What we gain in life, we gain in death

SPU’s theatre department explores what it means to live in ‘Everybody’

Clarissa Minton, Staff Writer

A photo of some of the cast of Everybody (L to R Clara Christensen, Ellie Duenow, Emily Haan, Lia Harper) in their costumes on stage of Everybody. They are all circling around Emily as Emily stands in the center of the stage. (Courtesy Michelle Smith-Lewis/SPU Theatre)

Death is the most elusive subject that everybody, from writers to philosophers to even the kid next door,  debate and discuss. Everybody, at some point, has been rattled with what it means to die and how our bodies join the others in the afterlife. Is there a future beyond the grave? 

Seattle Pacific University Theatre’s show “Everybody” is an adaptation of the late 15th-century play “Everyman,” which, according to the narrator, was adapted from several religious ideologies about death, such as Buddhism, Catholicism and Orthodoxy. 

From beginning to end, the play was encapsulating. The narration at the beginning made the mundane nagging of silencing phones entertaining and emphasized silence from the audience. From there, they introduced God and Death, the two structural characters implementing the idea that all creation will die shortly. 

The play features a lot of symbolism, including colors, clothing and attitudes. All of the characters in the space start out wearing very earthy tones, emphasizing the narrator’s talk of how every living thing is recycled into something different. The stage was decorated with tree rings and roots hung overhead, which further illustrated the idea of life and how humans are all connected through what they are made up of. Going even deeper, characters such as Friendship and Cousin wear coats with photo memories and quilted designs, emphasizing the bonds between them and Everyone.

On a circular stage, the actors were allowed to break the barriers between themselves and the audience. This created a more encapsulating experience, as the actors could rejoin the audience just as quickly as they could become characters in the show.

One of these actors is first year Charlotte Choat, an honors and linguistics major, who played Senses and was a dancer. Choat said that the director, Bretteney Beverely, planned to make the audience uncomfortable with the involved material. 

“It’s about everybody, and so when you’re closer towards the stage, when you’re almost part of the production, I feel like the audience feels more involved and is more drawn in,” Choat said.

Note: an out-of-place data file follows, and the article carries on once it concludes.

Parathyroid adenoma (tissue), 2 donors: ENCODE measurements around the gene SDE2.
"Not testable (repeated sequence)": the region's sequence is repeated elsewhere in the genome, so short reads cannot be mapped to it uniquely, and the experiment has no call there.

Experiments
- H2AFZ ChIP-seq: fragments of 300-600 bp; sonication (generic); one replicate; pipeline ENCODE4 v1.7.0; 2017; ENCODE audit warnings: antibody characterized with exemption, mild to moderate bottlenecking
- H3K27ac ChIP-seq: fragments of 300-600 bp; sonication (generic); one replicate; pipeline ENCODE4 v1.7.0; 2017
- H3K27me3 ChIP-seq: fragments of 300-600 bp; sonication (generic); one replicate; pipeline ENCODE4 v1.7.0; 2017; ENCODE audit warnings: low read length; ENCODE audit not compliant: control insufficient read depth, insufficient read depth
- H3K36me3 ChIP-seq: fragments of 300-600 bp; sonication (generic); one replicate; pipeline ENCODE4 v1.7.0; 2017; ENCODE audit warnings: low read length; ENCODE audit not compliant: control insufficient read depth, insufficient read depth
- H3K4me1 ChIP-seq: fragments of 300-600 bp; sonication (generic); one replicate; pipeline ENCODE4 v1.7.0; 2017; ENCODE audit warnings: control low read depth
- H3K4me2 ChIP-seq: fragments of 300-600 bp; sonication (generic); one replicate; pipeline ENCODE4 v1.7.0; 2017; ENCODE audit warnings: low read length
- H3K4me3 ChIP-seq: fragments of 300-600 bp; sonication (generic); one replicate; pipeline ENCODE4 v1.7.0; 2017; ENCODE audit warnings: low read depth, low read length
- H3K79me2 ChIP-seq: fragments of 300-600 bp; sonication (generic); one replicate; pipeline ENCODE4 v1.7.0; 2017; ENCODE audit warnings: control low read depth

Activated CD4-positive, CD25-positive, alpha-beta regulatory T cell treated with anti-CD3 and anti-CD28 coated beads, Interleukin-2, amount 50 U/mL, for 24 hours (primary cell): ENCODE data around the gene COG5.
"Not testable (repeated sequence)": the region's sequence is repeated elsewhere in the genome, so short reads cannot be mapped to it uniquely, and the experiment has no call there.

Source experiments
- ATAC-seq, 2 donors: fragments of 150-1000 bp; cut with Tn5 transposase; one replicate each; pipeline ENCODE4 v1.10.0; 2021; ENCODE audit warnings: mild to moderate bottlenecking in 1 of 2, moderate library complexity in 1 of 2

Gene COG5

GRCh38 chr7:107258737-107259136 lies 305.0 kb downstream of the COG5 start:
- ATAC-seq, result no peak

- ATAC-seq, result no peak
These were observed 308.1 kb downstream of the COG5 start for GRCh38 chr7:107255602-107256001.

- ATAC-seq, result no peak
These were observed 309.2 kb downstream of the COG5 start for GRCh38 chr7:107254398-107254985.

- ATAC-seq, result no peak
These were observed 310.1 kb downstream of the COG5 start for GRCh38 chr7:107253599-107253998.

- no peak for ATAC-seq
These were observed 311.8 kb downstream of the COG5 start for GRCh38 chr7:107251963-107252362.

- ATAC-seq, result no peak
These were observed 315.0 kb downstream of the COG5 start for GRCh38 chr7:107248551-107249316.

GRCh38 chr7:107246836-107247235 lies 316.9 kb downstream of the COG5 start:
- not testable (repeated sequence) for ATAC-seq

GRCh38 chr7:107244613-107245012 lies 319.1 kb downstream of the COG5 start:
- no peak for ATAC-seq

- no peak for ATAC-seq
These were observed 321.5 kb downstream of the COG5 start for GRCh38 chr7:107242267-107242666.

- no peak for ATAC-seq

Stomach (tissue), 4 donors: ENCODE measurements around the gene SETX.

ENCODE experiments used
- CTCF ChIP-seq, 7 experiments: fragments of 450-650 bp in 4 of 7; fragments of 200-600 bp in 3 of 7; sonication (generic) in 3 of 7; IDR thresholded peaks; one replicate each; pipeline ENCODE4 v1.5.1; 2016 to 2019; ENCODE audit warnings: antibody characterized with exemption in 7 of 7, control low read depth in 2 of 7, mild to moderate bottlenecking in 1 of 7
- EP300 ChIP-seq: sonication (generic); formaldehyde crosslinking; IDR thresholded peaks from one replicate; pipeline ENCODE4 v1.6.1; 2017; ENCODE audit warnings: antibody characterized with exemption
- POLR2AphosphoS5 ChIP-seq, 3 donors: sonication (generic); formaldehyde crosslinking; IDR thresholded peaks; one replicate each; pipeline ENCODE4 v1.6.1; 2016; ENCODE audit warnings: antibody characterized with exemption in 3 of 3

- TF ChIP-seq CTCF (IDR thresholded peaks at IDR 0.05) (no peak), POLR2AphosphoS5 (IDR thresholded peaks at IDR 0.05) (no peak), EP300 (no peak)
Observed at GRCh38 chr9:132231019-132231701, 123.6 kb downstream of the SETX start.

For Choat, she recognized how crucial the stage’s structure was to the show, but she mentioned that it was difficult as an actor to present it to such a close audience. 

“It’s a little strange to me because I don’t know whether to interact with people or not, but I think it’s kind of fun, especially like watching people’s interactions or watching people’s reactions to it all up close is like, I don’t know, it’s kind of fun,” Choat said. 

In the audience, it is not always easy to tell who the actors are and who the audience is until the show begins. The actors are scattered around the circular stage and are members of the audience. Besides not having lines, the audience is just as much a part of the story as the actors themselves. 

As the play went on, it was clear that all of the characters made their roles their own, even the ones with smaller parts. For Choat, it was acting drunk as Senses, showing how our five senses can affect our feelings while our physical bodies are alive.

“All the other actors seem to love my Senses. Bretteney was just really excited about letting me be able to be drunk on stage. So, I’m having a lot of fun with it, and I think I made the role my own,” Choat said. 

Each night, the characters are assigned based on a lottery given by the Usher (Hannah Lund), who also plays God and Understanding. The randomized characters are played by Clara Christensen, Ellie Duenow, Lia Harper, Atlas Peek and Carson Wong. They each have the opportunity to play, Friendship, Kinship, Cousin, Stuff and Everybody. 

One of the randomized characters was played by third year theatre education major Lia Harper. Though it was difficult memorizing multiple roles, Harper recognized that this was a once-in-a-lifetime opportunity to grow as an actor. 

“Every night we would switch who everyone would be, and it really was just a process of perfecting every character for every actor,” Harper said. 

On Thursday, May 11, Harper played the role of Stuff, which is her favorite of the four because of how materialistic she could play the character. 

“Stuff is just the materialistic person that you know, but like times like a hundred,” Harper said. 

As one of the randomized actors, Harper began as a member of the audience who soon revealed herself to be a part of the show, which surprised the audience. 

“Doing theatre in the round is more challenging because you are so close to the audience, but it also makes everything so personal! It makes you and the audience connect even more,” Harper said. 

Every time an actor rejoined the audience, it was a reminder that this was a play where anything can happen. Viewers will only know what will happen next if they keep their eyes on the actors and embrace the unpredictability of life. 

“I feel like it’s a good summary of life. Having heard the script so many times going through it, I feel like the way it is written is just like how people regularly talk,” Choat said. “But then it’s also about talking about tough subjects and asking questions that everybody asks. I think it’s just really thought-provoking. It has a good mix of humor and seriousness, which is what life is.”